Not from a security-focused perspective.
> madaidan recommends Windows and yet says to not use Firefox because security is weak. Well which browser is suffering from zero day exploits on a daily basis?
Hey, there is this OS called TempleOS, I have not seen security issues reported on it yet! Must be pretty darn secure then, right? Especially compared to Windows! Or maybe it just isn’t targeted by anyone, because no one uses it? Hmm…
Same is true for Firefox, you know. Firefox is set to be less used than Opera in the near future, their community is currently busy crying about it here: _https://old.reddit.com/r/firefox/comments/137ephs/firefoxs_desktop_market_share_is_on_track_to_fall/_ Why should anyone write malware for an irrelevant product? Why do you expect it to be as targeted as Chromium is, given its proven irrelevance?
Now you will probably tell me: “I’m irrelevant, therefore I’m secure!”, to which I reply that this is not madaidan’s concern. madaidan compares the code bases of each project, the respective strengths and weaknesses of the actual code(!), and not the statistical likelihood of exploitation, like amateurs do.
> Also don’t use Firefox because anti-fingerprinting in Firefox is ineffective. Well if you use any Chromium browser, even Vanadium and Brave, you have unique fingerprint anyway.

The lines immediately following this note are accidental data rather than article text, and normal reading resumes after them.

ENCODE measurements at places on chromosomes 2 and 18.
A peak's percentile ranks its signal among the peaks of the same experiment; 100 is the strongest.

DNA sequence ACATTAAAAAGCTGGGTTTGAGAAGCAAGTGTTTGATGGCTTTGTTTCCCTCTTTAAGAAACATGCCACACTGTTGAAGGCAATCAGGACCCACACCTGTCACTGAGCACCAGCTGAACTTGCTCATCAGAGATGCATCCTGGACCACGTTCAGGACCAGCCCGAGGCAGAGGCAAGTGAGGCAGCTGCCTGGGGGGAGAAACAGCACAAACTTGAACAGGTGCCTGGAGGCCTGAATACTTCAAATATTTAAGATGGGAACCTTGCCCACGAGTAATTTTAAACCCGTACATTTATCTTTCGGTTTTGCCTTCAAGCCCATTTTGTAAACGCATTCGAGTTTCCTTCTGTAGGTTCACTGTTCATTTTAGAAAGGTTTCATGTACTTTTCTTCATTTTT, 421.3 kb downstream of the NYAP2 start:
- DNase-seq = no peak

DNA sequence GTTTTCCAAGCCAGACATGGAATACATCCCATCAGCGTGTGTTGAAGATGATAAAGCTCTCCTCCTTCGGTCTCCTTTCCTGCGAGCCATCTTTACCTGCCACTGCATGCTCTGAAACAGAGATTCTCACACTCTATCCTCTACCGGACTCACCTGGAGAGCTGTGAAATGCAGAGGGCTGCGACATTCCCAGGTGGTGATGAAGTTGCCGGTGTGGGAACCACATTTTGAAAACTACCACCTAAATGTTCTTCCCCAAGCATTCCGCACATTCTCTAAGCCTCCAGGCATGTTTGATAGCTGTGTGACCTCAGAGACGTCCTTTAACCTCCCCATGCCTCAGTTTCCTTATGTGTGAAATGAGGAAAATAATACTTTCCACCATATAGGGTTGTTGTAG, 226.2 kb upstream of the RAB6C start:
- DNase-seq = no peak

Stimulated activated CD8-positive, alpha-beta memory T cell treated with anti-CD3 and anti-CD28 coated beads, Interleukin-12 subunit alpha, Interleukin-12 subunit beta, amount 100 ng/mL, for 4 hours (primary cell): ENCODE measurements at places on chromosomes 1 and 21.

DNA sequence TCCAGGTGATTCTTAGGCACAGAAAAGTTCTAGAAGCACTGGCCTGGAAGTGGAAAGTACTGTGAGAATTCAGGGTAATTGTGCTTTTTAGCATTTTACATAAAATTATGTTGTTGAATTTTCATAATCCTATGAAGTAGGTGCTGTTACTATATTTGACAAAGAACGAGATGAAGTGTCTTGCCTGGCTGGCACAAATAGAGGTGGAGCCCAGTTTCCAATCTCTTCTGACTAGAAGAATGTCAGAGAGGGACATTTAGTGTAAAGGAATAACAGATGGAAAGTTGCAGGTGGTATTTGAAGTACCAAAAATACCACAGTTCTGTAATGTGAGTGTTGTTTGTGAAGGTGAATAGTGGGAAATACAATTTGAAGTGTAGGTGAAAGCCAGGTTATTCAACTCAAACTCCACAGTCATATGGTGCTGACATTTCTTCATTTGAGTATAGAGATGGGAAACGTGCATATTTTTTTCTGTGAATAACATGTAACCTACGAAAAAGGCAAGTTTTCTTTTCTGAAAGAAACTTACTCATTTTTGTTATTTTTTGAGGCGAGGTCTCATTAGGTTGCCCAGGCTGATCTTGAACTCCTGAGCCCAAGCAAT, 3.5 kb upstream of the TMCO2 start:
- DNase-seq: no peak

Firefox is unique by default and is also unique when you cluelessly modify it according to some user.js (and probably applying further mods of your own on top of that). Brave at least protects some values by default.
> Plus there are Google restrictions on them even if you remove Google connections which can be done in Firefox by user in default settings anyway.
Care to elaborate?
> Madaidan recommends using a chromium browser which has unique fingerprint for its individual user, reduced customisation, more security issues and less privacy measures available to user.
Brave does not have a persistently unique fingerprint, for the values it protects. Less privacy is flat out false. Less security is flat out false. Customization is irrelevant as it’s personal preference, unless you mean about:config tinkering, in which case: Welcome to uniqueness again.
> You don’t customise Firefox because it creates a unique fingerprint. First that’s wrong, a fingerprint is already unique in default settings and second RFP exists for those needs.
“I am already unique, therefore I can’t do further damage by modifying Firefox left and right.” – What kind of logic is that? We are here for substantial improvements, not for placebo. D. Micay says that FF users modify their browser because it gives them the good feeling to have “done something” without it actually reducing uniqueness in the end. I agree.
RFP exists in FF in order to shift the maintenance burden from the Tor Project to Mozilla Corp., it was never meant for you to play around for it. It exists for the Tor Project whose aim is ultimate privacy (no matter the breakage) and who consequently enable it by default(!!!).
> Even a customised Firefox is equivalent in terms of fingerprinting when compared to Brave and you’d be using your browser in ways you want.
Actually no, because a modified Firefox sticks out as such while default Brave (for the values it protects) does not.